The only reasons you've been given here to have insurance are that "it feels good". That's silly. Insurance costs money, and it is providing you with zero benefit. Get rid of it right now and move your money to investments that will help you when you are alive (when you want them) rather than when you are dead (when you don't want them).

Alternatively, feel free to send me $80/year, and I will happily provide you with chocolate that will make you feel better than the existence of that life insurance policy.
posted by saeculorum at 3:10 PM on February 20 [2 favorites]


Life insurance isn't for when you die at 90. Its for when you die at 50 with a teenager and a mortgage.

10k is so trivial in that context its hardly worth it. Not to mention whole life is a bad deal. Cash it out. When you get married and have a kid - then get it,
posted by JPD at 3:16 PM on February 20 [11 favorites]


I pay out alittle under 4500 through my life time. In the best case scenario, I double my money

Umm, no. You're not counting inflation or the time value of money. If insurance companies were really paying out twice as much as customers paid in, even when a customer lives to their expected lifespan, they would all be bankrupt. Investing 80 bucks a year for 70 years into an sp500 index fund would have a much higher expected payout than your policy. If you die early, you come out ahead, if you live long, you will have "lost" money on the deal, thats how insurance works.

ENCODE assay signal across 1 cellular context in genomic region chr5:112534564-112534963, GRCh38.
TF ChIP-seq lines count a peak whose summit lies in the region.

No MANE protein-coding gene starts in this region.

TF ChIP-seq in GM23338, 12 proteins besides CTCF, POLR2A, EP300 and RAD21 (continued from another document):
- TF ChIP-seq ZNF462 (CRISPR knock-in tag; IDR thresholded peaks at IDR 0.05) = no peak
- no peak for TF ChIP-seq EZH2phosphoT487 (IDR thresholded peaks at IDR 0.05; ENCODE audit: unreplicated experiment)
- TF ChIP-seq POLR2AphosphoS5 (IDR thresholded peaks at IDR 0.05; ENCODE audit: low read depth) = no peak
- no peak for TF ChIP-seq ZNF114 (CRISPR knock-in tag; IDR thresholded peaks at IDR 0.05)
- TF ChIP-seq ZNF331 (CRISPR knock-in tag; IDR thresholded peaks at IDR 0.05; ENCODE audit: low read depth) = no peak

posted by banishedimmortal at 3:31 PM on February 20 [6 favorites]


I suspect that if you want insurance now, the preexisting condition will not be a barrier since it was so long ago, assuming your health has been good since then. I also suspect that your statistical chance of cancer is not elevated, since again, the cancer was so long ago and has not recurred. So you should be able to get term life now or in the future if you want.

So, if you are uneasy about being uninsured, and/or want your parents to be happy, then get term life now, and then afterward, dump the whole life. The agent may ask whether you intend to dump your present policy; say yes. As someone said above, whole life is a bad deal.
posted by JimN2TAW at 3:33 PM on February 20


Renew or don't. I only have two questions:
1) As mentioned check current and future cash benefits
2) Is there a clause that permits you to increase the face value without a physical and/or at a guaranteed rate. Then your decision based on life plans.
posted by rmhsinc at 4:25 PM on February 20